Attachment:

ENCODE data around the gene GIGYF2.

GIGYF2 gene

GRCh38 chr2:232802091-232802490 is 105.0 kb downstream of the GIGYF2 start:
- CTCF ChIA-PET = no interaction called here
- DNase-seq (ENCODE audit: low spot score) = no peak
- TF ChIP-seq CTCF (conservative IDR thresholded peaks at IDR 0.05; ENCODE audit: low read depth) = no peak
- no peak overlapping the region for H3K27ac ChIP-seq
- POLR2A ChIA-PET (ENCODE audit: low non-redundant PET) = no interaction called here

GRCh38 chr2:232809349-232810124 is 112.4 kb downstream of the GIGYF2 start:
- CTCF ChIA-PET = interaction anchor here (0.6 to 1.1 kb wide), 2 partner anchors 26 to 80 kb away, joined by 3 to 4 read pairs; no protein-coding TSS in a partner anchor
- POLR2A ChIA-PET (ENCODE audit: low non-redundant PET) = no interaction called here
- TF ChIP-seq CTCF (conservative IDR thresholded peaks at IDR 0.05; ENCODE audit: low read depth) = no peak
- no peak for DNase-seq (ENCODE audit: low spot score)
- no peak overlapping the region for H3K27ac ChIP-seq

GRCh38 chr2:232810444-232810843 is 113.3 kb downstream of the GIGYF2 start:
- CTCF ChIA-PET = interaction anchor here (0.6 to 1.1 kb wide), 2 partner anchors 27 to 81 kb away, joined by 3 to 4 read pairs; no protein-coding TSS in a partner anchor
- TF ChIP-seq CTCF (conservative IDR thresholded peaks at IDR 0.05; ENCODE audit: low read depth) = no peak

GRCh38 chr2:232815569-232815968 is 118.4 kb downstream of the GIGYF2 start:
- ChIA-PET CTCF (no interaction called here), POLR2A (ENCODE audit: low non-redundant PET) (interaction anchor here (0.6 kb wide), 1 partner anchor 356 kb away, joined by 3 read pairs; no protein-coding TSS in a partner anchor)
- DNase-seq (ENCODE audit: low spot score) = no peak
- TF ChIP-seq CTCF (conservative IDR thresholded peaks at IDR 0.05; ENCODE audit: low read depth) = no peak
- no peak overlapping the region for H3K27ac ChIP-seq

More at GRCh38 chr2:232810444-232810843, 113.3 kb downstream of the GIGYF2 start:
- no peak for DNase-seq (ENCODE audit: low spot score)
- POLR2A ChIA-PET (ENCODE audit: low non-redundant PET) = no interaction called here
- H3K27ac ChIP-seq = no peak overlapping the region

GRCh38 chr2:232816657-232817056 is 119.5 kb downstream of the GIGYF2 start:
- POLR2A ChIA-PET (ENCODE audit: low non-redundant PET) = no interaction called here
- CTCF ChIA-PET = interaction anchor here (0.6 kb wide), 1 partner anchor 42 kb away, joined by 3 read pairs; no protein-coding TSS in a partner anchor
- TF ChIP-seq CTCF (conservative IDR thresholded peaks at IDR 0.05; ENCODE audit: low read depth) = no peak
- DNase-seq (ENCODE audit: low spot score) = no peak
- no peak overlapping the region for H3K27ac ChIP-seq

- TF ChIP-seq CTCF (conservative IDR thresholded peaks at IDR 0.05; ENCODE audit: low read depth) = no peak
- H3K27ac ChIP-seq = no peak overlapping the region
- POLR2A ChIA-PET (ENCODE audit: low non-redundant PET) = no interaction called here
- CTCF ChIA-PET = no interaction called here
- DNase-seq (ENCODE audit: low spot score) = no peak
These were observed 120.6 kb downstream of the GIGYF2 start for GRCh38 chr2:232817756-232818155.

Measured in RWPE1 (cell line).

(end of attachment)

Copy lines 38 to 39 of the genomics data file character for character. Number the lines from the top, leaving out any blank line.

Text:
These were observed 120.6 kb downstream of the GIGYF2 start for GRCh38 chr2:232817756-232818155.

Measured in RWPE1 (cell line).